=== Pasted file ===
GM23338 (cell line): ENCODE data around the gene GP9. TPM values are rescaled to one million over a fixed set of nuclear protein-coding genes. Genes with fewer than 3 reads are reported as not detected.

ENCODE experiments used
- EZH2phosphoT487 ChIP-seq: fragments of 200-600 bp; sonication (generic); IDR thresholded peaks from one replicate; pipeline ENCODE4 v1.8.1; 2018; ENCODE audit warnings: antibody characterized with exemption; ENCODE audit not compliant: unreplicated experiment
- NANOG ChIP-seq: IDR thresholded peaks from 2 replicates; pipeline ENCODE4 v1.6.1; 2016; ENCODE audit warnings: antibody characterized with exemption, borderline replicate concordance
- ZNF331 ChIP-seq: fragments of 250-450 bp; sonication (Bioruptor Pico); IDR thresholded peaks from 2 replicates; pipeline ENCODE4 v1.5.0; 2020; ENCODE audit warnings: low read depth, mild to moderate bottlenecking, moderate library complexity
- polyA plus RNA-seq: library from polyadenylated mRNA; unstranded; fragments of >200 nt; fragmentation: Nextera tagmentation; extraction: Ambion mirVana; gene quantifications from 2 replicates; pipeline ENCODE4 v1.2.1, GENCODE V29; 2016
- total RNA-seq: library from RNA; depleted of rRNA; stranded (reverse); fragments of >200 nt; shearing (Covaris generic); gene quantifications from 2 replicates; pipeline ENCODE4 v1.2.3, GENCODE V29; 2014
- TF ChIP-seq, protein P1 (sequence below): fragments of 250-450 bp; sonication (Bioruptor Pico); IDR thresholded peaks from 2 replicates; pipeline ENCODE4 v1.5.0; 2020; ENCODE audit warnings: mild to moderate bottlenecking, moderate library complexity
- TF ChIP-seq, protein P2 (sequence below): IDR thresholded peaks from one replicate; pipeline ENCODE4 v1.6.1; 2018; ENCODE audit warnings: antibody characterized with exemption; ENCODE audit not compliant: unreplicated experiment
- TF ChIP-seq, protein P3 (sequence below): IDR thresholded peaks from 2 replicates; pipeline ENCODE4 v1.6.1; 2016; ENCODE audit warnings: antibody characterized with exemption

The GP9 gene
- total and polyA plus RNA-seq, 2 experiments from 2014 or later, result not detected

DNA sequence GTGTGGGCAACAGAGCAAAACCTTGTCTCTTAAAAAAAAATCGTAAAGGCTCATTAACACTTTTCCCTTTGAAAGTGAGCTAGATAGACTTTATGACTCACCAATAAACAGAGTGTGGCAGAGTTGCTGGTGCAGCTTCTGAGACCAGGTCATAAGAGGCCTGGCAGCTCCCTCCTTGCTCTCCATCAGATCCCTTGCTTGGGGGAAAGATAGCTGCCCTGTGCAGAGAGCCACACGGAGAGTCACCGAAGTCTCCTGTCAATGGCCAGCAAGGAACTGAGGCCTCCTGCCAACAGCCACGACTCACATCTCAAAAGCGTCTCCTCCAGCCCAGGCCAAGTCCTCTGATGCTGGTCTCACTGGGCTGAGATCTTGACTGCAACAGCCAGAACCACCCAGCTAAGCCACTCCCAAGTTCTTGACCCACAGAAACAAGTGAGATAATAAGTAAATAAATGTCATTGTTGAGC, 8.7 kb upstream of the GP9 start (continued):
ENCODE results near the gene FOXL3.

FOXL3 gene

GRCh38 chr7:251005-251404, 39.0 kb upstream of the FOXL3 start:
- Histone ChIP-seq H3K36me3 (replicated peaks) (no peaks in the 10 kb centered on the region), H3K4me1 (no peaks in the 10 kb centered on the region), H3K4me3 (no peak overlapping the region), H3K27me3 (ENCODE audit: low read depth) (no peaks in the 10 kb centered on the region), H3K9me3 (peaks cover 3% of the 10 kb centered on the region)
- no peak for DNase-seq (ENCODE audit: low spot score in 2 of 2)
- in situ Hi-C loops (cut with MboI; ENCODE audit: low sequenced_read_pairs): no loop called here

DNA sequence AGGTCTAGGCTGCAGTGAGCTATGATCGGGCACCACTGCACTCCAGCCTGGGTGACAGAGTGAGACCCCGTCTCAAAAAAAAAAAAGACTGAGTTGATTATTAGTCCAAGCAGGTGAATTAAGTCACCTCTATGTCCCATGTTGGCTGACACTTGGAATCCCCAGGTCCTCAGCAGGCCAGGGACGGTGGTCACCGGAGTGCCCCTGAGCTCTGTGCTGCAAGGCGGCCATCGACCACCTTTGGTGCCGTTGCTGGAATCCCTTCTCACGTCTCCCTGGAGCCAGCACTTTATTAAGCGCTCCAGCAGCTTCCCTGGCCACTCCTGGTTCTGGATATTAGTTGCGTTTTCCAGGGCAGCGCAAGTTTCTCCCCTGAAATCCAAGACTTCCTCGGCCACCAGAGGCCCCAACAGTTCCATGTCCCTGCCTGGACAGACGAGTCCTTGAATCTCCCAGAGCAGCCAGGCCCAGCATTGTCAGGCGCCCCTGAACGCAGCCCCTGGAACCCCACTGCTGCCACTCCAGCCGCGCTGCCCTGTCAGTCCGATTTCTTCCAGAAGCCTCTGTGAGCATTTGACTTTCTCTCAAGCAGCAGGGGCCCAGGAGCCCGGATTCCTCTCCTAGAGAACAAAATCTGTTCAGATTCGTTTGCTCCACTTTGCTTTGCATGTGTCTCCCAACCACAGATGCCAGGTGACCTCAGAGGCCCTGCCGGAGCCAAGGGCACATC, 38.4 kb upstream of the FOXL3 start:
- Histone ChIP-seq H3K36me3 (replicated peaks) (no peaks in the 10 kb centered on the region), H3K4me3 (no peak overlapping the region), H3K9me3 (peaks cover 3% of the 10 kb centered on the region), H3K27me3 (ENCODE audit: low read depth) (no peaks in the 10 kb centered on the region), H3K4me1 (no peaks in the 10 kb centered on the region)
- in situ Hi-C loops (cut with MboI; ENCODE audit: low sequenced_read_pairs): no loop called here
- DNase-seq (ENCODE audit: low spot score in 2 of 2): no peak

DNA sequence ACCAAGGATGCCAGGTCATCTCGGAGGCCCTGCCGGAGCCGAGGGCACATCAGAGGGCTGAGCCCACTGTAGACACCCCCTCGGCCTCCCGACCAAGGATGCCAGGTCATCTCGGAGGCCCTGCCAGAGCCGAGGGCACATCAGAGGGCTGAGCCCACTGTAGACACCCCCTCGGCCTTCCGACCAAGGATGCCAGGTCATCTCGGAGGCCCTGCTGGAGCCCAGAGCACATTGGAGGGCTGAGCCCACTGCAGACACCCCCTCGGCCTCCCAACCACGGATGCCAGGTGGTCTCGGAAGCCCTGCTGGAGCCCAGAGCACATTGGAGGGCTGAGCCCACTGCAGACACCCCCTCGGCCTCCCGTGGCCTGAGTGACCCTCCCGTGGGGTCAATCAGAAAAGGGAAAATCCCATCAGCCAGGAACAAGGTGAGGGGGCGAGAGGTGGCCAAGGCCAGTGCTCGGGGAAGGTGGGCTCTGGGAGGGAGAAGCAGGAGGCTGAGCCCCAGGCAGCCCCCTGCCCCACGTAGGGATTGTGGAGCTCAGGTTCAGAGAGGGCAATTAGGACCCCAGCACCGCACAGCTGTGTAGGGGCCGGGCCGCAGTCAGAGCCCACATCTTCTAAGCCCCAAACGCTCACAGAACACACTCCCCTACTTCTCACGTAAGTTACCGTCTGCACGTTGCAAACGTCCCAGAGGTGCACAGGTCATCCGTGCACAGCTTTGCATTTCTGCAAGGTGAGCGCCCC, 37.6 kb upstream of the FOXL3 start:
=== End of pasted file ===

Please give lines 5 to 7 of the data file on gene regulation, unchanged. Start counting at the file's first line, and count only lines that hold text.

- ZNF331 ChIP-seq: fragments of 250-450 bp; sonication (Bioruptor Pico); IDR thresholded peaks from 2 replicates; pipeline ENCODE4 v1.5.0; 2020; ENCODE audit warnings: low read depth, mild to moderate bottlenecking, moderate library complexity
- polyA plus RNA-seq: library from polyadenylated mRNA; unstranded; fragments of >200 nt; fragmentation: Nextera tagmentation; extraction: Ambion mirVana; gene quantifications from 2 replicates; pipeline ENCODE4 v1.2.1, GENCODE V29; 2016
- total RNA-seq: library from RNA; depleted of rRNA; stranded (reverse); fragments of >200 nt; shearing (Covaris generic); gene quantifications from 2 replicates; pipeline ENCODE4 v1.2.3, GENCODE V29; 2014